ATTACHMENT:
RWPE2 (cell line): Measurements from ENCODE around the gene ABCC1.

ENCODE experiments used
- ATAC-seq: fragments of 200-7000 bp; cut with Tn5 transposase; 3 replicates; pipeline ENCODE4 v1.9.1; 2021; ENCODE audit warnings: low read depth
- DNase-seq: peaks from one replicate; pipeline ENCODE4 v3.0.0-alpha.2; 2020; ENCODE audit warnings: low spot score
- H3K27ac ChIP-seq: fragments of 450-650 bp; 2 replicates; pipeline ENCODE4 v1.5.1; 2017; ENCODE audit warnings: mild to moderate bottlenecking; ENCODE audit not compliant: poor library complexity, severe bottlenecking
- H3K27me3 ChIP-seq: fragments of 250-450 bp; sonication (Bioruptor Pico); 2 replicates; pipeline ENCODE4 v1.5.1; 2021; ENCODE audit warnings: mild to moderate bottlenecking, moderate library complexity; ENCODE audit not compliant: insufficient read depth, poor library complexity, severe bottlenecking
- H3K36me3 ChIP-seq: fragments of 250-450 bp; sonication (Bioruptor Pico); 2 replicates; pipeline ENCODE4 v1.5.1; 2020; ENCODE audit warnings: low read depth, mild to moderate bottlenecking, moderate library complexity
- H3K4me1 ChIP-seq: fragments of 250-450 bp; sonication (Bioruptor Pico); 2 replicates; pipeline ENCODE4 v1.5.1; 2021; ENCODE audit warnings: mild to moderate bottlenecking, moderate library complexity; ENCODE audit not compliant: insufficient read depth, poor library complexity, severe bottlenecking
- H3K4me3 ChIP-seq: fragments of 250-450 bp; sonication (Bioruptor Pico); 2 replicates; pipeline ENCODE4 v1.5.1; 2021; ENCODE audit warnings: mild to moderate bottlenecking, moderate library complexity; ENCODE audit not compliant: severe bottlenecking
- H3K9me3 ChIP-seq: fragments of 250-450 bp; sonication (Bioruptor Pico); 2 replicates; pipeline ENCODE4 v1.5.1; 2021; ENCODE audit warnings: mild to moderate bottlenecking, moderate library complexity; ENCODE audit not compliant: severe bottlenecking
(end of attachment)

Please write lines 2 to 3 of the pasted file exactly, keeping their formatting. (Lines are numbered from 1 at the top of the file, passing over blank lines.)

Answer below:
ENCODE experiments used
- ATAC-seq: fragments of 200-7000 bp; cut with Tn5 transposase; 3 replicates; pipeline ENCODE4 v1.9.1; 2021; ENCODE audit warnings: low read depth